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Memorial Day has roots in Mahoning Valley



Published: Mon, May 25, 2009 @ 12:04 a.m.

The Valley has a link to the beginning of the holiday.

By WILLIAM D. LEWIS

VINDICATOR STAFF PHOTOGRAPHER

  A Tribute to Memorial Day

Memorial Day, the day on which graves of veterans are decorated, has a long and well-established connection to the Mahoning Valley.

Memorial Day, the day on which graves of veterans are decorated, has a long and well-established connection to the Mahoning Valley.

YOUNGSTOWN — Memorial Day, the day on which graves of veterans are decorated, has a long and well-established connection to the Mahoning Valley.

In the days after the Civil War, Gen. John A. Logan, commander and chief of the Grand Army of the Republic of the Union forces, issued General Order 11 instructing veterans to decorate graves of comrades who died in the conflict.

This order resulted in the establishment of Decoration Day, now known as Memorial Day.

The Mahoning Valley’s connection to the holiday lies in Youngstown’s historic Oak Hill Cemetery on the city’s South Side, where Logan’s son, Maj. John A. Logan, is buried.

John Logan married Edith Andrews of the prominent Youngstown steelmaking family and lived here during the 1890s. His military service included the Spanish-American War and the Philippine-American War, where he was killed by a sniper’s bullet in 1899. Logan was posthumously awarded the Congressional Medal of Honor, the nation’s highest award that can be given to military personnel.

In the years since Gen. Logan issued Order 11 and his son was buried at Oak Hill, generations of veterans have decorated Logan’s grave along with the graves of thousands of other veterans buried in area cemeteries.

Several area veterans shared their thoughts on Memorial Day and General Order 11. They read portions of the order in a video that can be viewed through the link at left..

The order begins: “The 30th day of May, 1868, is designated for the purpose of strewing with flowers or otherwise decorating the graves of comrades who died in defense of their country.”

For Jan Brown of Boardman, Memorial Day is a busy time.

She is a retired 27-year Air Force veteran, a member of Mahoning County Veterans Service Commission, and wife of former national AMVETS Commander J.P. Brown III.

“Before retiring, Memorial Day was a three-day weekend. Since retiring about 10 years ago, Memorial Day has become one of the hardest working days I have,” she said.

As part of her duties with the commission, she helps place flags on graves of county veterans. “In Youngstown’s Calvary Cemetery alone there are thousands of veterans buried,” Brown said.

“We have people from all walks of life, not just veterans, but Boy Scouts and Red Hat Ladies come out to help. It’s not done in a hurry, but reverently, and it’s a great honor to do that,” she added.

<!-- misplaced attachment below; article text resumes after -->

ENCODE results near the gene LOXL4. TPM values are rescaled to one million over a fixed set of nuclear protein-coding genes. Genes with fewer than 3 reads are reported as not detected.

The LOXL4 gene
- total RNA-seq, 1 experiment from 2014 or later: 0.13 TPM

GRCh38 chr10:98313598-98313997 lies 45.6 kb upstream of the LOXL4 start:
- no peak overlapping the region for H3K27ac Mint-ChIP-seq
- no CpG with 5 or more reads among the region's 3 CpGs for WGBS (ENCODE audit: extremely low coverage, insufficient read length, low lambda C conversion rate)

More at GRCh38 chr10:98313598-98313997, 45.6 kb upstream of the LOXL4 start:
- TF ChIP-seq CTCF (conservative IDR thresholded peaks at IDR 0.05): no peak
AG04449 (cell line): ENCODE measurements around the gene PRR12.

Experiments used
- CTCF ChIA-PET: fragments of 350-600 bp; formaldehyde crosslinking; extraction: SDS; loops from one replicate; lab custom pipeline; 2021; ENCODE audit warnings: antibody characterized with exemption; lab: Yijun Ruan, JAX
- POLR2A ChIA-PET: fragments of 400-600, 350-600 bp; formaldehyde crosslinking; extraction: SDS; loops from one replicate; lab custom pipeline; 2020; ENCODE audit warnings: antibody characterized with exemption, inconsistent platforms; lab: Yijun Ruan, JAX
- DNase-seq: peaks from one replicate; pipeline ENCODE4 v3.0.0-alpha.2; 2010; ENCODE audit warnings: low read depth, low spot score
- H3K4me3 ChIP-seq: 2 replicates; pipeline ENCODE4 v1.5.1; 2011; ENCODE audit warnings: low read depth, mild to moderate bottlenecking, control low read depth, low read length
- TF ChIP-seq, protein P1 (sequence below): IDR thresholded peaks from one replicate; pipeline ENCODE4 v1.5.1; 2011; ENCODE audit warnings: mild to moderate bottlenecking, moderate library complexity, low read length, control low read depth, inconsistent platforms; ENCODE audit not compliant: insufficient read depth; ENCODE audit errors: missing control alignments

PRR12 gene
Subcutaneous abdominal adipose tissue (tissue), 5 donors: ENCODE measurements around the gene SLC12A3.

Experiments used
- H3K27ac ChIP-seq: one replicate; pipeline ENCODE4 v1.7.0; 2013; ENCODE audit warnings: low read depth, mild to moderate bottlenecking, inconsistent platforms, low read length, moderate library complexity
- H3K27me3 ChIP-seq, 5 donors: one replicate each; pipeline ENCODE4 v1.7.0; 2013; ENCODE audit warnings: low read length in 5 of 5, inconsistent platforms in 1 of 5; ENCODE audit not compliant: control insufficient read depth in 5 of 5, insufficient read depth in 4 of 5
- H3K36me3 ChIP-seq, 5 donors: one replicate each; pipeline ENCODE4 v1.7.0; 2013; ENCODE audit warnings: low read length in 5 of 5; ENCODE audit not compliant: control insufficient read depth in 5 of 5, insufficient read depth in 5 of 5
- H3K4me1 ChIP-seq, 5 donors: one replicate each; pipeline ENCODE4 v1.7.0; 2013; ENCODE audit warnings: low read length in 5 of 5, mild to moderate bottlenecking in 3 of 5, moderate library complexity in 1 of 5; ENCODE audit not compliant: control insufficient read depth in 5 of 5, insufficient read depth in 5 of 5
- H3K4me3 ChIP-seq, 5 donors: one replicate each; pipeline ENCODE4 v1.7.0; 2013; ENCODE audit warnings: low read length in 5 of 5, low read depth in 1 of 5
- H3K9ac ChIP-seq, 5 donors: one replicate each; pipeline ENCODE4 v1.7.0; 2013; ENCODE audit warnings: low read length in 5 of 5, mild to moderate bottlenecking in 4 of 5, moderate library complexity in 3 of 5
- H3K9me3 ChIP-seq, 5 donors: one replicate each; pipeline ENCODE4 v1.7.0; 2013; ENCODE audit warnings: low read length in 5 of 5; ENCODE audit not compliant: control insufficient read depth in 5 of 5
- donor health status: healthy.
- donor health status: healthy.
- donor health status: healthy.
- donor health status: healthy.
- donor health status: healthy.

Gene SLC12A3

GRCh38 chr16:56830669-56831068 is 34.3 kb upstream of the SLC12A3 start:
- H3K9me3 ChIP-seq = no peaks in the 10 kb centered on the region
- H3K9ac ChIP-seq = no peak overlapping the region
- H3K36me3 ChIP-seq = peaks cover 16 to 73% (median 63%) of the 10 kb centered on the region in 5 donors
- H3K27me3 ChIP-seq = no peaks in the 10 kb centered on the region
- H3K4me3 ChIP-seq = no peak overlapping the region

Edwin Romero of Boardman earns his living as a lawyer.

But he also is a member of the Patriot Guard Riders of America, a group providing motorcycle escort for military funerals.

Romero, who served three years in the Army’s 101st Airborne Division during the Vietnam War, added that the Patriot Guard Riders often serve as a buffer between protesters and military funerals.

“It is important to remember the soldiers and veterans for what they’ve done. Those who have given their lives deserve to be remembered,” Romero said.

Bob Bush, an assistant Mahoning County prosecutor and veteran who enlisted in the Marine Corps and also served in the Vietnam War, said, “Memorial Day is one of the few days that linger with me and I reminisce about. I go to the cemetery every year and think about my friends.”

Reflecting on his military service, Bush said he met a lot of good people and lost some friends. He has visited the Vietnam Memorial in Washington, D.C., and found names of friends on the monument.

Karen Brandt, a 29-year Air Force veteran from Youngstown, says Memorial Day means a lot to her because it shows how her forefathers made their service a great tribute to this country.

Sally Falasca of Poland, an Air Force veteran who now works for the Veterans Administration, said, “Memorial Day is an incredibly special day for me to honor those fallen warriors who have preserved our freedom. I think it’s a time Americans should really honor those who have fallen.”

A sense of obligation to honor his grandfather who served in the Korean conflict was the reason Nicholas Cayton of Girard joined the Ohio National Guard.

“Memorial Day to me is honoring those who have sacrificed everything for their country,” Cayton said.

J.P. Brown III, a Navy veteran who served in Vietnam, views Memorial Day as a family tradition. Brown recalls taking his son to decorate veterans’ graves. Brown now takes his grandchildren along when helping to decorate veterans’ graves.

“Behind every great man there is a great woman,” says Brown as he tells the story of Mary Logan, wife of Gen. John A. Logan who, while visiting Virginia shortly after the Civil War, was so impressed with the way graves of Confederate soldiers were decorated she suggested to her husband that the practice continue throughout the country

The general saw a need to honor those who died in service of their country, Brown said.

“After 141 years, this tradition continues, and I take great pride in the fact we, as veterans, are able to carry on this tradition,” he said.


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